Enemy states and terrorist groups increasingly are developing the means to wage an attack on a nation’s power grid just as electric companies are relying more on automated information technology. Vulnerable supervisory control and data acquisition, or SCADA, systems offer access for attackers, who also are learning more devastating ways of bringing down a grid.
Small nation-states and organizations, in particular, are cultivating advanced methods of attacking electrical grids, and these groups may not be as inhibited about setting an attack in motion as the larger, well-known cyber superpowers. Many threats to the grid already may be in place, undetected and at work, ready for launching at will.
The U.S. Secret Service is putting into place its first-ever cyber and information technology strategic plan, which provides a path forward through 2021. Among other goals, the plan calls for the agency to build a world-class network operations security center and to continue the march toward greater mobility for special agents and uniformed officers.
The Department of Homeland Security Science and Technology (S&T) Directorate’s Homeland Security Advanced Research Projects Agency has announced that ZeroPoint, an exploit detection and analytics tool, has spun off as a startup company called ZeroPoint Dynamics.
BAE Systems Information and Electronic Systems Integration Inc., Burlington, Massachusetts, has been awarded an $8,688,675 cost-plus-fixed-fee completion contract for software. Contractor will provide research, develop, demonstrate and deliver a PHOENIX software system that allows first responders to entirely disconnect a non-cooperative organization from its network infrastructure and then selectively reform on a separate secure emergency network. Work will be performed at Burlington, Massachusetts, and is expected to be complete by July 29, 2020. This award is the result of a competitive acquisition with 70 offers received.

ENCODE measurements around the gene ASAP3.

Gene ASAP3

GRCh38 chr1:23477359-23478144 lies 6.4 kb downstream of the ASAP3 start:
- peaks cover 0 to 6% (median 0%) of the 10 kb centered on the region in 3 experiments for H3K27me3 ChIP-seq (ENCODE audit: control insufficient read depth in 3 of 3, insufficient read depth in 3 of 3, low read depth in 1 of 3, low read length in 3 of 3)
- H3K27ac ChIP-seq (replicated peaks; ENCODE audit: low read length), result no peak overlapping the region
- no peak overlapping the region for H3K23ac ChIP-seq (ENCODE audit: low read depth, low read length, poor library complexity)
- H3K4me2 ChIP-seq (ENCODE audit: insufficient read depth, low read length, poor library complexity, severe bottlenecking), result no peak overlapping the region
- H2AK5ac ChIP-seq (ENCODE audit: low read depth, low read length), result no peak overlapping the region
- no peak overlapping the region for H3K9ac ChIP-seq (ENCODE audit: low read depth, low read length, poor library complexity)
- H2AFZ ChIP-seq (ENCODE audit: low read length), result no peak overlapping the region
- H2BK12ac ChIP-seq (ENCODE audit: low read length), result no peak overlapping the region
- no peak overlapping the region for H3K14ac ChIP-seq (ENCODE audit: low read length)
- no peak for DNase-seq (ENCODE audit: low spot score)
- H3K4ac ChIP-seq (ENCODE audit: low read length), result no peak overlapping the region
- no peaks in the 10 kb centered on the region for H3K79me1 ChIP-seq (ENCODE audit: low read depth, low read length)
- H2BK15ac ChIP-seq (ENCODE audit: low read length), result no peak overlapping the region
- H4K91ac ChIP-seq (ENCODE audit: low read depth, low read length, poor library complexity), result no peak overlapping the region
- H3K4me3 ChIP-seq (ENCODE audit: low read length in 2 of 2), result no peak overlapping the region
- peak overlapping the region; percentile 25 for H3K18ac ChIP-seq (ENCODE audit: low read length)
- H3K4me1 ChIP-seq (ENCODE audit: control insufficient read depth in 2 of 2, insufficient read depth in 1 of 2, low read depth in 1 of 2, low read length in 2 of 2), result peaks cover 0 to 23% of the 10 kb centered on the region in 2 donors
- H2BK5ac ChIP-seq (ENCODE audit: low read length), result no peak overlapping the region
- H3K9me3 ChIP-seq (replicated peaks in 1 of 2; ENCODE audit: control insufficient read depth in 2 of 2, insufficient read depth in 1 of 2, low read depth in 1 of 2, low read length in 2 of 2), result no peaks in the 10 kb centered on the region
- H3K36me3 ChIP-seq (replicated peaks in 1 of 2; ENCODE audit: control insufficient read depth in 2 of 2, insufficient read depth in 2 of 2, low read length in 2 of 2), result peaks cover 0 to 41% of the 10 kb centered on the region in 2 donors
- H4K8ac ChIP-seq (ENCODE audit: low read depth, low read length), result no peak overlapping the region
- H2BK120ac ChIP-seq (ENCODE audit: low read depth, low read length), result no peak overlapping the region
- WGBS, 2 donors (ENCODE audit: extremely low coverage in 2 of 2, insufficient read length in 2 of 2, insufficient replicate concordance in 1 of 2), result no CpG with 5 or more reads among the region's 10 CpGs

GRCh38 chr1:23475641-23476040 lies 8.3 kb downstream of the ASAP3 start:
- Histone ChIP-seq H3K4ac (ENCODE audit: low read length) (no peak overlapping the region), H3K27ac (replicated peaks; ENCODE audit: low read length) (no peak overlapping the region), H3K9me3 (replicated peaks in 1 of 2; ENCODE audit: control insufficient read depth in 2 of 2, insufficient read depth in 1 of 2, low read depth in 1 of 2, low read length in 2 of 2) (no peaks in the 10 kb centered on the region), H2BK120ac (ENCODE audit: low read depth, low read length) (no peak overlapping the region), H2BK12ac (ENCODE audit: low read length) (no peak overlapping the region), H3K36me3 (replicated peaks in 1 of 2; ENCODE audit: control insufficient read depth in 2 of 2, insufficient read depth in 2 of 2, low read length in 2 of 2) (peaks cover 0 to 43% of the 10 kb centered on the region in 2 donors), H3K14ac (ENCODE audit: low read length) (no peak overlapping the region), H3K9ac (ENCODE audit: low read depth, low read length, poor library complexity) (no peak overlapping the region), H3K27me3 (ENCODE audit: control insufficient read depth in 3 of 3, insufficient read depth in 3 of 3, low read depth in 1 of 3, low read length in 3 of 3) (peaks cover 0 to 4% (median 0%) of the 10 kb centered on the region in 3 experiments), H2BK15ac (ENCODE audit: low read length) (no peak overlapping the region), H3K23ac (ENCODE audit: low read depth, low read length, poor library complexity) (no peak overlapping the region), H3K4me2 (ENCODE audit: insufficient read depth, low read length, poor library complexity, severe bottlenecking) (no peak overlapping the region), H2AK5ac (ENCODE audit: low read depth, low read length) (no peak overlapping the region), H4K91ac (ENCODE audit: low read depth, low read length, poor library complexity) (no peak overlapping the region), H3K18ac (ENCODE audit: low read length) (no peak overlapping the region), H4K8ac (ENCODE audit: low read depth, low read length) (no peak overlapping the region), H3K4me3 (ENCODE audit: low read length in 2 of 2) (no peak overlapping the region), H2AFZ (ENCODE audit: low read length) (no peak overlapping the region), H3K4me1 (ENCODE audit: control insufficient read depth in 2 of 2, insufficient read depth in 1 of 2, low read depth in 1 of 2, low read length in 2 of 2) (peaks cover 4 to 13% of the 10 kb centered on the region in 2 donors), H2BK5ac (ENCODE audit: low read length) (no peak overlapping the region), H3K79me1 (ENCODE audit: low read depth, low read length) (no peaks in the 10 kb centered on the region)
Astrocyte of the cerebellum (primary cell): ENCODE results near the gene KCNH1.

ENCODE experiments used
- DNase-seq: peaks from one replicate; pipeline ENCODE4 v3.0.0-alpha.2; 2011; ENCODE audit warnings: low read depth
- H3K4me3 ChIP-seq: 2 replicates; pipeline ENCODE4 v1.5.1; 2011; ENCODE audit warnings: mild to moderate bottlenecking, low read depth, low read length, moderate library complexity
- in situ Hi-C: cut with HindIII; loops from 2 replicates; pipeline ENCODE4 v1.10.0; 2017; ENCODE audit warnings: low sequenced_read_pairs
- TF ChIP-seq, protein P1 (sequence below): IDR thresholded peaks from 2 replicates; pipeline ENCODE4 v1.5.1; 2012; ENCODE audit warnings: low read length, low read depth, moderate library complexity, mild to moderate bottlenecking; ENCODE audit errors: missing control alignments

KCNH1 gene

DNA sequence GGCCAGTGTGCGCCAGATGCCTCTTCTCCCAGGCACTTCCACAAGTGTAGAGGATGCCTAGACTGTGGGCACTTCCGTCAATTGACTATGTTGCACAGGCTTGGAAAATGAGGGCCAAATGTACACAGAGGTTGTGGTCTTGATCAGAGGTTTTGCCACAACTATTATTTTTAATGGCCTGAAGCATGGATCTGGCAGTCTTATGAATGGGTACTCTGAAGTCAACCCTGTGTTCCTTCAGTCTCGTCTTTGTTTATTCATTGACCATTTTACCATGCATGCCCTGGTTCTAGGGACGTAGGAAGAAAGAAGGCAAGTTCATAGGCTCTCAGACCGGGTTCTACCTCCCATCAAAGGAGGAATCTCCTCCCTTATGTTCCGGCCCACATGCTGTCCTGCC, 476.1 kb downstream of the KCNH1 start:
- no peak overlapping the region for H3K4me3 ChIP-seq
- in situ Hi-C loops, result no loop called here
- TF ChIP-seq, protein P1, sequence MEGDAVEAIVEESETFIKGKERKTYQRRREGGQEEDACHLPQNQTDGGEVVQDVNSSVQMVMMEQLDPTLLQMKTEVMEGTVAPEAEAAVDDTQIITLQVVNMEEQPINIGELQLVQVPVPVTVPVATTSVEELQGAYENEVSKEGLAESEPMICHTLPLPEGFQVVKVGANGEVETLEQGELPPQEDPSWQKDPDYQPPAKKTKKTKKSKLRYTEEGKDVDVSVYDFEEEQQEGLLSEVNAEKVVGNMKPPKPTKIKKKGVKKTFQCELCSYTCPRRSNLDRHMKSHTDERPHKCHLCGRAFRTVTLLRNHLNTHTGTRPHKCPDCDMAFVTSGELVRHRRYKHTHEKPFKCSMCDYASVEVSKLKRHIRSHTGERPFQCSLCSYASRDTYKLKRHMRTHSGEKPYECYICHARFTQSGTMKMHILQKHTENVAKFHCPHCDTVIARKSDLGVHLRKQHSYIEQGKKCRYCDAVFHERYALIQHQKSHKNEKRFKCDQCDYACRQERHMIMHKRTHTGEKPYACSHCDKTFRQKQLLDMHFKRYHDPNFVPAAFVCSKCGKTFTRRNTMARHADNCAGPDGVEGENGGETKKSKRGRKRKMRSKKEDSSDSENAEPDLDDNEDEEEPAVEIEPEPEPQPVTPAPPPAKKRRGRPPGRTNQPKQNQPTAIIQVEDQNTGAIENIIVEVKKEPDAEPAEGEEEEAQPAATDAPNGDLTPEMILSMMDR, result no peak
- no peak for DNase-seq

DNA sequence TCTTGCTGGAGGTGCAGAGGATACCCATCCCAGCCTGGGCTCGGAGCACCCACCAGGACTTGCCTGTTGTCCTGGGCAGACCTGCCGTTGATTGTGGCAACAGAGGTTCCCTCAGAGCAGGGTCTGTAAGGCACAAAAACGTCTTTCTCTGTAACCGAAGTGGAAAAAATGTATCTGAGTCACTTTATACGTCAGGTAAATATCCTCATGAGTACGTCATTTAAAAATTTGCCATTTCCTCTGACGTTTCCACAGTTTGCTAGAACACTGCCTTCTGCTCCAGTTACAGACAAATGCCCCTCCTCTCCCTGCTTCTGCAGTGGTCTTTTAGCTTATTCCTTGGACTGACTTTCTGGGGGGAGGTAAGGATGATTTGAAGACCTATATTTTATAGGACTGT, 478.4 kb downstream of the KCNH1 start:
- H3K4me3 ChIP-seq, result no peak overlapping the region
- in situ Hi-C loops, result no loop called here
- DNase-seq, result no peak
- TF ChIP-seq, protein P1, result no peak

The greatest threat facing the U.S. homeland mixes both internal and external enemies, according to the Department of Homeland Security's undersecretary for intelligence and analysis. Homegrown violent extremists influenced by overseas radical ideologues top the list of hazards confronting the public and private sectors in their efforts to secure the country.
Many overseas terrorist organizations still see the United States as the enemy and a roadblock to achieving their objectives. But the threat within now grabs the lion’s share of attention from the Department of Homeland Security (DHS) as well as from intelligence and law enforcement groups that strive to stay a step ahead of terrorists.
The Department of Homeland Security (DHS) may sometimes seem like a confused teenager, but it is growing and maturing and striving to make the country stronger, reports Russell Deyo, the DHS undersecretary for management.
U.S. Customs and Border Protection (CBP) started a pilot program last week at Hartsfield–Jackson Atlanta International Airport to collect biometrics on passengers leaving the country. This marks the first time the United States has collected such information. A CBP official said the government released a request for information last night and hopes to release a request for proposals next year.
U.S. Department of Homeland Security researchers are pursuing possible partnerships—both domestically and internationally—to continue developing a toolkit that provides access to the digital data stored by cars used in crimes, including terrorist acts.
Emerging surveillance technology seems ripped from tech-noir thrillers such as 2002's Minority Report, in which police jail would-be murderers before any violence actually has occurred. Just thinking about crimes gets people in trouble. While the predictive nature of today’s analytic tools might not have reached the same levels as in the futuristic action film, the technologies employed to defend the homeland are pretty close.
AeroVironment Inc. has announced the U.S. Combating Terrorism Technical Support Office (CTTSO) is evaluating the company’s new tethered unmanned aircraft system, named Tether Eye, for intelligence, surveillance, reconnaissance (ISR) and security applications. The CTTSO funded the development program.